Tuesday, March 24, 2015
Tetuzi Akiyama/Jason Kahn/Toshimaru Nakamura = Between Two (meenna)
As Kahn writes in his brief notes to this disc, he's played with Akiyama and Nakamura in various combinations since 1997, though this is only their second release as a trio. More significantly, Kahn chose to "confine" himself to drum kit here and Akiyama is playing un-enhanced acoustic guitar, making for a far more delicate, gentler sound world than one might have expected. It begins with some aggression--Nakamura generating a rough rumble on his nimb, Kahn answering with some rattling drum work but very soon, Akiyama's guitar, serene and soft but bearing a healthy amount of quiet agitation, enters and tempers matters a great deal, setting the stage for much of what follows. There's a kind of sizzle running through much of the performance, via both kahn's cymbals and Nakamura's electronics, the latter varying more than one might expect, constantly shifting through dozens of sound-worlds, sparse to clogged, metallic to feathery; several times I broke out into a smile at his contributions,, at their raucous boldness. In some ways, it's closer to an efi kind of situation, but a particularly good one, perhaps bringing back lessons learned from more reductionist, eai forms. throughout, Akiyama's playing is the leavening factor. He's been known, of course, to play everything from the most delicate free improv to the skronkiest possible boogie. Here, it's lyrical delicacy in abundance, sweetening whatever is tossed his way by his companions, only venturing into some relatively harsh--though soft--bowing in the last few minutes of the final cut. Very impressive how rarely things go astray or begin to lose focus; it happens once or twice, but it's only a few moments before the trio lifts back on track, proceeds down the next corridor. A really enjoyable effort and enjoyable in ways I wasn't expecting coming in. These fellows have put out a large number of releases, true, but listeners should remember this one and check it out.
Louie Rice - Puxe (Porta)
Good old greasy, juicy, dark noise abounds on this cassette (heard here via download). Rice (of VA AA LR renown) sets several murky, quasi-rhythmic forces in motion, all slow, like a horde of awakening giant beetles, clicking, thrumming and grinding. A fine, slightly scary mix of sounds as it oozes along Side A for a good while, seeping into corners. Halfway through, it shifts to a lighter pulse littered with staticky pops that runs to the side's conclusion; remote, subtly disturbing and impressive. Side B begins quietly, gradually working its way up to a churning throb, sizzling on the edges with a lugubrious, dead-slow melodic line buried within. With five minutes to do, this disappears down a drain, replaced by a relatively jaunty sequence of static bursts which in turn segment into various hums and scattered mini-explosions, still keeping a (diverse) rhythmic feel, the sounds becoming progressively more active and threatening until all energy is lost and matters simply peter out.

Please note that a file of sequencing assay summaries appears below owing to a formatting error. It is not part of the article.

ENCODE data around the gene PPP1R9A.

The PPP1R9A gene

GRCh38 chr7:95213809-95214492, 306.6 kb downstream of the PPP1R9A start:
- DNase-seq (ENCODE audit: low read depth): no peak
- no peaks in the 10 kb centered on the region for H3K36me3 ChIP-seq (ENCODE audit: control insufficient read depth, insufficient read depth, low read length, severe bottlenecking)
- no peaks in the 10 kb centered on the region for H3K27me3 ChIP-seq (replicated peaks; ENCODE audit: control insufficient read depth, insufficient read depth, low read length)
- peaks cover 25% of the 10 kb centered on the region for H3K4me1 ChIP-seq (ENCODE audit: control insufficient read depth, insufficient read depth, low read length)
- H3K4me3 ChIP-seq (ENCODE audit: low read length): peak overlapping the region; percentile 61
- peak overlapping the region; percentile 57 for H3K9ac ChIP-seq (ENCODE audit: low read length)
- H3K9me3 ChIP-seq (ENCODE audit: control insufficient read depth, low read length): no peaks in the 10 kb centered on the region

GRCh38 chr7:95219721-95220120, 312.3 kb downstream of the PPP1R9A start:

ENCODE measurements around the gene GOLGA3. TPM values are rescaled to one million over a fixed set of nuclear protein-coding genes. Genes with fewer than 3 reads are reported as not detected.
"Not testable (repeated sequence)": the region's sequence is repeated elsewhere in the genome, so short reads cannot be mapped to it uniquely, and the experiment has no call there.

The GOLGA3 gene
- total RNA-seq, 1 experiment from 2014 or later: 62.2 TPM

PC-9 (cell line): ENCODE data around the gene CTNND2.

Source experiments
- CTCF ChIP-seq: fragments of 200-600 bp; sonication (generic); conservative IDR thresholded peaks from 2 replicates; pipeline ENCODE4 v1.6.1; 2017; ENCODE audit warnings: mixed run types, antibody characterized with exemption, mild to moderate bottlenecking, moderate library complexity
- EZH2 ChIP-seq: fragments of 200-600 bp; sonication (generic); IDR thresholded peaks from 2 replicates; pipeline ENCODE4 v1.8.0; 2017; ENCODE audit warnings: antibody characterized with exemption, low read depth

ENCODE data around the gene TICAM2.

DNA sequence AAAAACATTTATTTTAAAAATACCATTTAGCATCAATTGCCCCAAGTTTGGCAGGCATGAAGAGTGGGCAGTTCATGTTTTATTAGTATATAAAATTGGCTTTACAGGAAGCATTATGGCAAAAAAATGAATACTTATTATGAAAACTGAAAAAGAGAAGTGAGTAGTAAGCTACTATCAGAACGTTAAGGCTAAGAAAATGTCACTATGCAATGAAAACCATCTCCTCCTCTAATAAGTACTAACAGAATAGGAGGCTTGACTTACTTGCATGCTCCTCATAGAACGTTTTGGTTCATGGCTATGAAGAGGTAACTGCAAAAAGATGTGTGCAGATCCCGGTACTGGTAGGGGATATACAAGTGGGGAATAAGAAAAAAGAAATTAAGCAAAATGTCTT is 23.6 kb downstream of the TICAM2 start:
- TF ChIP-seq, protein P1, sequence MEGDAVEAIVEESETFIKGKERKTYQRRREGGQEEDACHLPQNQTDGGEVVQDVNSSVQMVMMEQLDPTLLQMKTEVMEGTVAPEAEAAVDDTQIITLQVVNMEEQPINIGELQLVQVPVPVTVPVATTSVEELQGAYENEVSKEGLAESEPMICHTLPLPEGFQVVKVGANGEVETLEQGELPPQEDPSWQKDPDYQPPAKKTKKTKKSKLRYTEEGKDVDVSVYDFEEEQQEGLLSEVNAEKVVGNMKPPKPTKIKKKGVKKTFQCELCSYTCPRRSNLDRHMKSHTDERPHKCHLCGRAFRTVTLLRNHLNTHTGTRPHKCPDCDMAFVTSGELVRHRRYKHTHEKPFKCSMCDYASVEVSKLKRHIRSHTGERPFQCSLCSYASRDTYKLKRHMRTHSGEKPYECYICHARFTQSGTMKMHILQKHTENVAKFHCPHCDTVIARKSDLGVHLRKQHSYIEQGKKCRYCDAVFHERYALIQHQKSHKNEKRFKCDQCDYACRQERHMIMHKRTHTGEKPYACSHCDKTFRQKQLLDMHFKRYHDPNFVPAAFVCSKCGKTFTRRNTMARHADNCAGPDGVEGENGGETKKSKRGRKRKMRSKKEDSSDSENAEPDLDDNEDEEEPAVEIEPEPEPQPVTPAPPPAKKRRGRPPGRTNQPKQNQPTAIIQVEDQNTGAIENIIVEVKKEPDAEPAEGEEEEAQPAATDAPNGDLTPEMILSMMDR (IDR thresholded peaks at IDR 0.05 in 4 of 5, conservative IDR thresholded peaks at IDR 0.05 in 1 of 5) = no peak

A very enjoyable adventure, creatively imagined and executed.
Brian Pickles - Fort Isolation (no label)
A large and quite varied selection of tracks by Pickles, culled from the past 15 years. Generally electronic in nature with plenty of field recordings and a lurking background vestige of avant-rock, the pieces are, perhaps necessarily, of variable consistency but the choicer ones are very tasty. Surprises abound as when a bass clarinet surfaces in "humid" or the titular keyboard in "upright", much less Mr. Pickles senior. The compilation is so wide-ranging as to be a bit unwieldy as a unit but many of the individual tracks are quite rewarding when dipped into on their own. "rough one", for instance, with its soft, high reeds (?) over indistinct hisses and slowly rotating growls, erupting into a organ-y bellows is very strong. Some nice pickings here and you can sample for yourself via the bandcamp site below.
Pickles @ bandcamp